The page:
PHILADELPHIA—It was hot yesterday, and across the street from the Wells Fargo Center, where hundreds of Bernie Sanders supporters had congregated to protest the Democratic National Convention happening inside, one could hear occasional horns and chanted slogans: “Bernie beats Trump,” “Bigots go home,” “Hell no, DNC/We won’t vote for Hillary.” One demonstrator’s sign depicted “Hillary Klingon, the neocon war candidate,” complete with photoshopped forehead ridges, and another had the phrase “BETRAYED US” scrawled under Sanders’s name, in reference to a speech he’d given in support of Clinton earlier in the day. We were not, in other words, in Clintonland.

...Dissent is in the air at the DNC. Just one full day into the convention, the crowds of protesters have dwarfed their counterparts in Cleveland, the large majority of which are Sanders supporters there to attack the DNC from the left. Formerly private Democratic National Committee emails released by Wikileaks on Friday showed a party that unashamedly threw its weight behind the mainstream candidate and denigrated the socialist upstart. When Bernie himself said “We must elect Hillary” to a room full of supporters Monday morning, he was met with a chorus of boos. The biggest bogeyman in the room among Clinton supporters is that if these Bernie supporters and other leftists let their yearning for socialism obscure the pragmatic truth, that if they fail to fall in line with Hillary, they might inadvertently—or even intentionally—bring about a Trump presidency. The post-RNC bump in support for Trump exacerbated this fear.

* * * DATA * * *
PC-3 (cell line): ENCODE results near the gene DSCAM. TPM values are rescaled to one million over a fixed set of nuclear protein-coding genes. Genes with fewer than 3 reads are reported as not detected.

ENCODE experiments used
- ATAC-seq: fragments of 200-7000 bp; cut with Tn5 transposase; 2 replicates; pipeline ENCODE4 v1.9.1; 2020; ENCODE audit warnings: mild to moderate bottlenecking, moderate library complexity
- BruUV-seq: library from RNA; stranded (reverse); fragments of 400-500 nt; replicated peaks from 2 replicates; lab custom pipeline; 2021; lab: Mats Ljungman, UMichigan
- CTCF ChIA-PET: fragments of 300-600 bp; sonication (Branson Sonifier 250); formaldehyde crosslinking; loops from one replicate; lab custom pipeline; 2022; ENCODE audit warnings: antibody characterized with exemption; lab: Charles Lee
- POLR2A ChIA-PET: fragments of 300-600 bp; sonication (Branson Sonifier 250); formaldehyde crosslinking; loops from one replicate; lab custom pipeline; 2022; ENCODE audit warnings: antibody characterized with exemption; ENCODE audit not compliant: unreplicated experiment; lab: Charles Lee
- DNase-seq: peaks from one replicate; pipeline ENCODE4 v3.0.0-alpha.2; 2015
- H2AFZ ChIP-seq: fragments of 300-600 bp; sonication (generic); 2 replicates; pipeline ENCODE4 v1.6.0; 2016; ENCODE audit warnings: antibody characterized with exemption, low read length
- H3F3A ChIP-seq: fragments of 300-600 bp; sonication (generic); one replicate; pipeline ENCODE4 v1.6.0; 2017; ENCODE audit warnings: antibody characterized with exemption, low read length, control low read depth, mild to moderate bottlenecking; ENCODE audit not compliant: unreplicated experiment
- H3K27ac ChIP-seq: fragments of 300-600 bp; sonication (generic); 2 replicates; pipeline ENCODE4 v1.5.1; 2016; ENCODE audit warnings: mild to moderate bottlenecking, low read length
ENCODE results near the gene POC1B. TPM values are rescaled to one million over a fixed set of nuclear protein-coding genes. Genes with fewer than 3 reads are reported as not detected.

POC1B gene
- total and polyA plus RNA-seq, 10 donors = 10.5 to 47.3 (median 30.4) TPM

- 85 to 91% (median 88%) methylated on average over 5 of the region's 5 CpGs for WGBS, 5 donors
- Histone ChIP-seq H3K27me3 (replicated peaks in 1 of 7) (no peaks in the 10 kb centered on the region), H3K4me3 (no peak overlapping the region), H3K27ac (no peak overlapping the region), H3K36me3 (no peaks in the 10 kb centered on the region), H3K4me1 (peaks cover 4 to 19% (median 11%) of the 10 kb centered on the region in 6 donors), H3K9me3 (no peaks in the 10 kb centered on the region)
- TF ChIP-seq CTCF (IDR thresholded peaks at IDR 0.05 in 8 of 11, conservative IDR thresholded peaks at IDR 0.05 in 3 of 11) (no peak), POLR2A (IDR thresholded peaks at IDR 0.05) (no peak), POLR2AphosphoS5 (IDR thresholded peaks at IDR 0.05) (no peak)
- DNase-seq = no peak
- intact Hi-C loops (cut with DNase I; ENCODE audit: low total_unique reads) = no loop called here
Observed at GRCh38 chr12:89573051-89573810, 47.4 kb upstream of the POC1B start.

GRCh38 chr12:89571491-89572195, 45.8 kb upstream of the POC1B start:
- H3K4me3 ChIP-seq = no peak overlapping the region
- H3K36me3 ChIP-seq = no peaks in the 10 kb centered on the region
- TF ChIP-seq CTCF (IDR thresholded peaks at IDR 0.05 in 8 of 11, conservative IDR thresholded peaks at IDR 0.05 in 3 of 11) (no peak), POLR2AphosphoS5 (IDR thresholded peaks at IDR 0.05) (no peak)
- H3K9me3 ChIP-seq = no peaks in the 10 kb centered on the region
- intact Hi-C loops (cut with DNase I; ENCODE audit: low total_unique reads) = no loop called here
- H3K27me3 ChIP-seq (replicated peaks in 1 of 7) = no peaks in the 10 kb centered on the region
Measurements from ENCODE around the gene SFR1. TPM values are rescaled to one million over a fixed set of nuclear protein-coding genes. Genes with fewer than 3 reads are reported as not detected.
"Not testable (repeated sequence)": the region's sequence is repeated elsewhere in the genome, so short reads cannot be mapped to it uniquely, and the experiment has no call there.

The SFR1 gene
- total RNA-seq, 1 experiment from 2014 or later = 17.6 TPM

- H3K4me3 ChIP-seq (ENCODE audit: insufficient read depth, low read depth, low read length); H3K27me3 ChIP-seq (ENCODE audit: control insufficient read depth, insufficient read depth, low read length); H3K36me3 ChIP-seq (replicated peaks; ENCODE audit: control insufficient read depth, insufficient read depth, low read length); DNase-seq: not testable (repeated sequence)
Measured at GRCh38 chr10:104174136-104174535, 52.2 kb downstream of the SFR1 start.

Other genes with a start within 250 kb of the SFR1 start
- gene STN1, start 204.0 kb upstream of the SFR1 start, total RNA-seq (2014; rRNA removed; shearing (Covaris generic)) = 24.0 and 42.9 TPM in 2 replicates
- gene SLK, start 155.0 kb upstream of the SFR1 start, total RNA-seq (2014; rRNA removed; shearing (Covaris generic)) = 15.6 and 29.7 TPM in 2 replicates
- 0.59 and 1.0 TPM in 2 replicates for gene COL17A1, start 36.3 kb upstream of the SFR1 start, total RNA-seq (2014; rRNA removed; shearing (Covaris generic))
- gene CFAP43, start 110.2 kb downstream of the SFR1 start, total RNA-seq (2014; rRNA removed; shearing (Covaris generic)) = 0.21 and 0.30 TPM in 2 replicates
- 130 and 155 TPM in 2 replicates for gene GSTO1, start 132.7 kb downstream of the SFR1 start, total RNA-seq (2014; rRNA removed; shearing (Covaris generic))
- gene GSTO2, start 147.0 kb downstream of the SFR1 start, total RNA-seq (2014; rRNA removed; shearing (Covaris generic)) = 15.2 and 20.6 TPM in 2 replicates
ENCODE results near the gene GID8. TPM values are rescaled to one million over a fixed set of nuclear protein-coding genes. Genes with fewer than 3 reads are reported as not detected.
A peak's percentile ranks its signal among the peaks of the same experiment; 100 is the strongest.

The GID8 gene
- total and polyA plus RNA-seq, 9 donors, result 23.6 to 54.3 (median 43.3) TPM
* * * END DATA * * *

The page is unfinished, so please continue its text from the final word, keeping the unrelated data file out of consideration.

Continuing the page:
This isn’t going to happen. Bernie supporters seem more likely to fall in line than not; a Pew poll, taken in June, shows that 90 percent of those voters who consistently backed Sanders—his most steadfast supporters—plan to go for Clinton in November. There’s no denying that Bernie fans are out in full force at the convention, but they represent a tiny, passionate fraction of the entire electorate. News outlets—including, yes, Gawker—will train their attention on the Sanders camp all week, but the cameras are likely to show the same small group of true believers over and over, requiring anecdotes to stand in for larger political truths.

...The false equivalences these people draw between Clinton’s corporate liberalism and Trump’s platform of racial hatred are scary. Even if the accelerationists are right, and a Trump presidency were to bring about a glorious workers’ utopia, it would mean suffering through four or eight years of surveillance of Muslims and destruction of immigrant families to get there. They are right that the system is in dire need of change, that Clinton is not a perfect candidate, that America should have a leader who cares about working people. The Sanders phenomenon has brought about a Democratic party platform that includes $15-per-hour minimum wage, the abolishment of the death penalty, and a path toward pot legalization—among many other great ideas that probably wouldn’t be there if it weren’t for his candidacy. The way to make more of these changes is to continue voting for the candidates you support and protesting in the street when they don’t live up to your ideals; not to close your eyes, let Trump take the wheel, and hope for the best.

Fortunately, according to the numbers, nearly every single Sanders supporter plans to do the former, not the latter.